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TSMC, Apple's main chip supplier, is on track to begin risk production of a 3-nanometer fabrication process in the second half of this year, when the foundry will be capable of processing 30,000 wafers built using the more advanced technology, according to a new report today (via DigiTimes).

tsmc_semiconductor_chip_inspection_678x452.jpg

TSMC reportedly plans to expand its 3nm process capacity to 55,000 units monthly in 2022, thanks to Apple's order commitment, and will further scale up the output to 105,000 units in 2023. The 3nm process yields 30 percent and 15 percent power consumption and performance improvements over the 5nm process.

A previous report suggested TSMC will be ready to move into volume production in the second half of next year, suggesting the 3nm production roadmap is unchanged.

Meanwhile, TSMC plans to scale up its 5nm process manufacturing capacity throughout the year to meet increasing demands from its major customers. According to today's report, TSMC will upscale to 105,000 wafers monthly in the first half of 2021, up from 90,000 units in fourth-quarter 2020, with plans to further expand the process capacity to 120,000 units in the second half of this year.
TSMC's 5nm process capacity will reach 160,000 wafers monthly by 2024, the sources indicated. In addition to Apple, other major customers using TSMC's 5nm process manufacturing include AMD, MediaTek, Xilinx, Marvell, Broadcom and Qualcomm, the sources said.
The report's sources claim that the additional 5nm processing capacity is one of the main reasons for a recent drop in capacity utilization rates for the process. TSMC gives Apple priority over other clients, which is why a seasonal slowdown in iPhone chip orders is said to be another possible factor.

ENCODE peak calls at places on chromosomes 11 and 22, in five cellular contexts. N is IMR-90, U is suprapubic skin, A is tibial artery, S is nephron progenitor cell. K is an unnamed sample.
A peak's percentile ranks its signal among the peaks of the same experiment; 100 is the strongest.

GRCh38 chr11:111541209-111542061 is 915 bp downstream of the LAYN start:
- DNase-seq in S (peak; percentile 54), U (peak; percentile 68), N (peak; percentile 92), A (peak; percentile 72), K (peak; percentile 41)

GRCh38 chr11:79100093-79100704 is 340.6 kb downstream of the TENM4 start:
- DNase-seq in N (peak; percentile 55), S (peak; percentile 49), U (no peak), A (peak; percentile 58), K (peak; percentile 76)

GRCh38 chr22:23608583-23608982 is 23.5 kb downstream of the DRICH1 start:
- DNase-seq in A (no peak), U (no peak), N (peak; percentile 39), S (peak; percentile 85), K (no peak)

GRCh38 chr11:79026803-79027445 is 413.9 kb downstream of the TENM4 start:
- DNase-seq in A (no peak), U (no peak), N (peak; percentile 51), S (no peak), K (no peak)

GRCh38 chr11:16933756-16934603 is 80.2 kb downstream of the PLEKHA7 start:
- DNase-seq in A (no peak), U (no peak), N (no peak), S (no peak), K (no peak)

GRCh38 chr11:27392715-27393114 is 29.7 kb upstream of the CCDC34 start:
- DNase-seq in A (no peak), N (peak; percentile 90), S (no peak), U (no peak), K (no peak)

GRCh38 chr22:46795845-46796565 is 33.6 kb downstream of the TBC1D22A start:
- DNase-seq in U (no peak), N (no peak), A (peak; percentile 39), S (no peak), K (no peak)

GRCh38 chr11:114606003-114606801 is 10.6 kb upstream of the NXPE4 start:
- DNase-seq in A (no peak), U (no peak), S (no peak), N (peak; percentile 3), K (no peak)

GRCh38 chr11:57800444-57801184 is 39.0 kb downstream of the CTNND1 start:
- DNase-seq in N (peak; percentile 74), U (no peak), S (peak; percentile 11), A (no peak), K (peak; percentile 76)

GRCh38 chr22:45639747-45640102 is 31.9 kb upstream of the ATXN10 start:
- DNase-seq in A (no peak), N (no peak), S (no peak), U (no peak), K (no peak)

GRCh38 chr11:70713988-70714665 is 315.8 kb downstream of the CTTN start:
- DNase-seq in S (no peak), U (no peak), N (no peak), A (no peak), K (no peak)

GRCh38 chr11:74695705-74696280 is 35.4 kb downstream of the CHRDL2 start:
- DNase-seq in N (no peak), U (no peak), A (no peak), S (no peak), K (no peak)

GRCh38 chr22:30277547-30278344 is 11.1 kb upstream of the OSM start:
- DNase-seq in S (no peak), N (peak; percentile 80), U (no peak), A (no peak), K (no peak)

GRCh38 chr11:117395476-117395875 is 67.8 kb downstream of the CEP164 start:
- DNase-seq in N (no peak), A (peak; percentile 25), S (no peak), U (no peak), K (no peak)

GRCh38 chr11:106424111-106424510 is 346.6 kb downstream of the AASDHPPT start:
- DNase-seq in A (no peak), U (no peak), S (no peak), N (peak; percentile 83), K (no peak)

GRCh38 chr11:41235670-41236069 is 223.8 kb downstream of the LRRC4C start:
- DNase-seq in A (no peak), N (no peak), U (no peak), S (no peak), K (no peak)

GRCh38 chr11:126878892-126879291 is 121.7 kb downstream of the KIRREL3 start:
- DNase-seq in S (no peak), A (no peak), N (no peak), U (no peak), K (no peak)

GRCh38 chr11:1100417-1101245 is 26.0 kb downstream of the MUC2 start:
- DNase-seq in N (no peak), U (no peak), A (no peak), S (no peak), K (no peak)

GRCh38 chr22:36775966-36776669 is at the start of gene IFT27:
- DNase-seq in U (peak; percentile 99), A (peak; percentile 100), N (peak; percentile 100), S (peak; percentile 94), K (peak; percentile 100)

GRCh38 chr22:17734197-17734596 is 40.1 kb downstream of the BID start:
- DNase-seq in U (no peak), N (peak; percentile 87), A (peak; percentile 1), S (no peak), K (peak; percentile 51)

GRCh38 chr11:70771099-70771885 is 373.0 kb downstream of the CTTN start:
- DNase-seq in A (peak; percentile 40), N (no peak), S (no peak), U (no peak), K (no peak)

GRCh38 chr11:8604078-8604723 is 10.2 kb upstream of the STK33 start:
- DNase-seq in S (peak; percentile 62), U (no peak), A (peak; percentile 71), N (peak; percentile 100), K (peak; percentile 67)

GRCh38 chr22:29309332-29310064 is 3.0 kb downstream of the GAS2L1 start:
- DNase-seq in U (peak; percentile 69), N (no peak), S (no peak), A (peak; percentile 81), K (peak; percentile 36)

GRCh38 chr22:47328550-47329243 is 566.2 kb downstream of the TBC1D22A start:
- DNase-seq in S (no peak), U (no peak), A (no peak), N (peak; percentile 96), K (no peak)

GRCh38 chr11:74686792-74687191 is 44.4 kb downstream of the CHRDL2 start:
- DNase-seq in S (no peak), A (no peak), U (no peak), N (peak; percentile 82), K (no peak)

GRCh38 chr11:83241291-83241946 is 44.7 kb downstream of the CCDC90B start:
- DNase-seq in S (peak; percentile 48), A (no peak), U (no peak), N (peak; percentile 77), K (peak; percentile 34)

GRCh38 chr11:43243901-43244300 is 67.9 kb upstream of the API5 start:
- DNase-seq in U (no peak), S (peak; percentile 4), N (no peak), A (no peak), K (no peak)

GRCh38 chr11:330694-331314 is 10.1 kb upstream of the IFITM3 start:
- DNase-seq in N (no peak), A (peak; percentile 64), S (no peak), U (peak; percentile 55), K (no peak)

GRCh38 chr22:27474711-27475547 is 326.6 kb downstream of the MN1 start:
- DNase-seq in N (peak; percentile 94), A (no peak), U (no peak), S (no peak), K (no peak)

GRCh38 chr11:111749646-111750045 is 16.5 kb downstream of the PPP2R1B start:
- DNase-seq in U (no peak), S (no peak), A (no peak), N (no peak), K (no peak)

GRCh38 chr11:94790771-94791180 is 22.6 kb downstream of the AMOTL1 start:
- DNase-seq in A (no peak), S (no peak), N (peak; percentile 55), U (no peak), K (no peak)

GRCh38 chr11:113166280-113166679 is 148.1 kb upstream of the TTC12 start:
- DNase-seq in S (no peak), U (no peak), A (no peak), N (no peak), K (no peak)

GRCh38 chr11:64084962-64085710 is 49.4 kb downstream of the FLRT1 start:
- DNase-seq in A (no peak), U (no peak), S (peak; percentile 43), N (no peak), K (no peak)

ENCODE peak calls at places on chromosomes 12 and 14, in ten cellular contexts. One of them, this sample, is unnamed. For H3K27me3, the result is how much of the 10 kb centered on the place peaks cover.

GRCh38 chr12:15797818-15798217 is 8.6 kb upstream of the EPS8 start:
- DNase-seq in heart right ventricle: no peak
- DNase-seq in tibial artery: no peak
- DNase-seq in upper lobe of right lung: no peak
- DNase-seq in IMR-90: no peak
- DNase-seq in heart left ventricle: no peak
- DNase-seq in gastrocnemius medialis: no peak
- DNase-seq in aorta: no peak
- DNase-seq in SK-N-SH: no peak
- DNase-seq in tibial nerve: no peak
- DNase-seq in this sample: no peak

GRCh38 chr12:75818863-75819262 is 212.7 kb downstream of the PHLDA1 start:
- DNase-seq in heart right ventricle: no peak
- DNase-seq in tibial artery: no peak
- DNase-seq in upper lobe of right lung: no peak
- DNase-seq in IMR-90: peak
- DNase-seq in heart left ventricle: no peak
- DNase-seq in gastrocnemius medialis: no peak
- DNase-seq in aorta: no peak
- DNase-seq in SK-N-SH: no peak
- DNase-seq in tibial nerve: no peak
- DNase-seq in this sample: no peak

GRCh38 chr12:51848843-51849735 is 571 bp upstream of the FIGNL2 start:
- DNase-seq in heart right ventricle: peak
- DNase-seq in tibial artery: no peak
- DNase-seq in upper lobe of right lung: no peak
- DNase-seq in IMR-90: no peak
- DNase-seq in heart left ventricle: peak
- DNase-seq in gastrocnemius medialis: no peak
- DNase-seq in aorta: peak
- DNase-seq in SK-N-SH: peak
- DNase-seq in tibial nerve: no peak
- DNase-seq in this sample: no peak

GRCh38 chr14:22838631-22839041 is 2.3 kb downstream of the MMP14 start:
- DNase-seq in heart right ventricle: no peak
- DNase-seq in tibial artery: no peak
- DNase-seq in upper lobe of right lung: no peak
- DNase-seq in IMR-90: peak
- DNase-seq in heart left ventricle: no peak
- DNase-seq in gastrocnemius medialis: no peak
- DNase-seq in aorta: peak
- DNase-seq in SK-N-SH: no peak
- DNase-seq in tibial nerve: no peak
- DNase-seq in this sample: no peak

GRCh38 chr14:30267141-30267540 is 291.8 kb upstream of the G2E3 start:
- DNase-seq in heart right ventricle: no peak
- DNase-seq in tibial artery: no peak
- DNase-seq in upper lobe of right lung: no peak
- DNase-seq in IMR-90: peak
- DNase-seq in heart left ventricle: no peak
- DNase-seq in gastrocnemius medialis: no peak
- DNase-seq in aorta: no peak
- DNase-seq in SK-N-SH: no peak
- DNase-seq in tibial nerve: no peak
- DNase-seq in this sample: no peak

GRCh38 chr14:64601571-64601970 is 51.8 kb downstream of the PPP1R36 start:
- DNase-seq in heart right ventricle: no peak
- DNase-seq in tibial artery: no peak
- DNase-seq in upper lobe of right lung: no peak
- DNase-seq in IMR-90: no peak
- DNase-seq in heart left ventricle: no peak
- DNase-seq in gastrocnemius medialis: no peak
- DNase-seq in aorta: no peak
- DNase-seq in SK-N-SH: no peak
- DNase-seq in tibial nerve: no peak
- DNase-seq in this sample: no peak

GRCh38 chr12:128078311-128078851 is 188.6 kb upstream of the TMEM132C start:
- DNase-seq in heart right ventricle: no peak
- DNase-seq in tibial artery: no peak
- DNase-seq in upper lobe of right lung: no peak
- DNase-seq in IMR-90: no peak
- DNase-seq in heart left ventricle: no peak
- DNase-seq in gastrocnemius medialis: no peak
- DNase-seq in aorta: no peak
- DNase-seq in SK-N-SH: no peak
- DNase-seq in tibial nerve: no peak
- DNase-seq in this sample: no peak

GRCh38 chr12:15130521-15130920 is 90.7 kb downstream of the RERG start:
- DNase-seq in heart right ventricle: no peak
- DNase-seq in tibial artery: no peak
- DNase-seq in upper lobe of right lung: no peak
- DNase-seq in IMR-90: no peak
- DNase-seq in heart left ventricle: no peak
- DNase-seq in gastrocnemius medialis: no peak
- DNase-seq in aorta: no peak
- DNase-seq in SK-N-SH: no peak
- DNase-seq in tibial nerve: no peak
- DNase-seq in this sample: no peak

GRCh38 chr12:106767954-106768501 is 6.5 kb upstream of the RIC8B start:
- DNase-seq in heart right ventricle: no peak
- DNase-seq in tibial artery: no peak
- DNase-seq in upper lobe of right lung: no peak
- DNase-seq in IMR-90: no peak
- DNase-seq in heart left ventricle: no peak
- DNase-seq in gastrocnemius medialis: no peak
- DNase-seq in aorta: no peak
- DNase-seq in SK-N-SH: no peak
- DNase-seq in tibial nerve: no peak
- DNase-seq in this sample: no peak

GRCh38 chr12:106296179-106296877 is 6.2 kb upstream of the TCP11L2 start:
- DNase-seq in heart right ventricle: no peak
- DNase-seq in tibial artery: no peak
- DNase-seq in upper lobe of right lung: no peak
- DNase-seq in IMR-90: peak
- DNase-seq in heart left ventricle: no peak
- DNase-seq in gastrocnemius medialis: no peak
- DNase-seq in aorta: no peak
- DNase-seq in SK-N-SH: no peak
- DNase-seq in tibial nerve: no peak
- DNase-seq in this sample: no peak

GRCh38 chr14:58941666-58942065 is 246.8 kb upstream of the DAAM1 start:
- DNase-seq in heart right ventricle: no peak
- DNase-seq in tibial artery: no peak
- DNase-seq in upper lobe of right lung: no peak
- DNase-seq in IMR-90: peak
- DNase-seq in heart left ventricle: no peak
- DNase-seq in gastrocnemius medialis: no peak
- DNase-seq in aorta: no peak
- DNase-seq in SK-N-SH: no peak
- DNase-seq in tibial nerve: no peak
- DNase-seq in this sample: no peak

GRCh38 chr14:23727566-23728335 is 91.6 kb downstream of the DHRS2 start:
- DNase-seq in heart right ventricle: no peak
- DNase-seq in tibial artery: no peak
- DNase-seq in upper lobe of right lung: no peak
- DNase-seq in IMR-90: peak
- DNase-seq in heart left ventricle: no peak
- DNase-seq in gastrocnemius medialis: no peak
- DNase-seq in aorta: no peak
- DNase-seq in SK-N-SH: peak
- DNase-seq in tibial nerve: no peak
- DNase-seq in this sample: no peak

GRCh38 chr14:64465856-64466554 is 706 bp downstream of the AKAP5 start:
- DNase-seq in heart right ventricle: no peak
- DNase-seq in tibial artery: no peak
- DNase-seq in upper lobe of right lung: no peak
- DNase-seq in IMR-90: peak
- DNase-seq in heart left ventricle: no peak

That said, overall 5nm chip orders placed by Apple reportedly remain stable, thanks to new orders for Apple's Arm-based M1 processor and continued brisk demand for the iPad Air, powered by Apple's A14 Bionic chip.

Apple will allegedly use a 5nm+ A15 chip in its forthcoming iPhone 13 series. 5nm+, or N5P, is said to be a "performance-enhanced version" of the 5nm chip used in the iPhone 12 that will deliver additional power efficiency and performance improvements.

TrendForce believes it is highly likely that the A16 chip in 2022 iPhones will be manufactured based on TSMC's future 4nm process, suggesting the new 3nm technology will likely be used for a potential A17 chip and potentially other future ‌Apple silicon‌ Macs if the company follows previous years.

Article Link: TSMC on Track to Begin Volume Production of 3nm Chips in 2022
 

rp2011

macrumors 68000
Oct 12, 2010
1,913
2,053
Starting to get boring now, apple has no completion 😁😂 🏎💨

Crushing the completion with ease.
That would be nice if true, but Qualcomm bought Nuvia headed by the former Apple Silicon designer. Their chips boast the same performance as Apple’s M1’s naturally.
Apple is in no position to be cocky as the competition is only waking up, and the market for non Apple computers is far greater.
Competition is already nipping at Apple’s heels.
 
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apparatchik

macrumors 6502
Mar 6, 2008
345
966
That would be nice if true, but AMD bought Nuvia headed by the former Apple Silicon designer. Their chips boast the same performance as Apple’s M1’s naturally.
Apple is in no position to be cocky as the competition is only waking up, and the market for non Apple computers is far greater.
Competition is already nipping at Apple’s heels.
I think you meant completion.
 
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LFC2020

macrumors 68040
Apr 4, 2020
3,307
4,351
That would be nice if true, but AMD bought Nuvia headed by the former Apple Silicon designer. Their chips boast the same performance as Apple’s M1’s naturally.
Apple is in no position to be cocky as the competition is only waking up, and the market for non Apple computers is far greater.
Competition is already nipping at Apple’s heels.
No completion if you don’t have great software for them chips. Windows 🤦‍♂️😂 Android 🤦‍♂️😂
 
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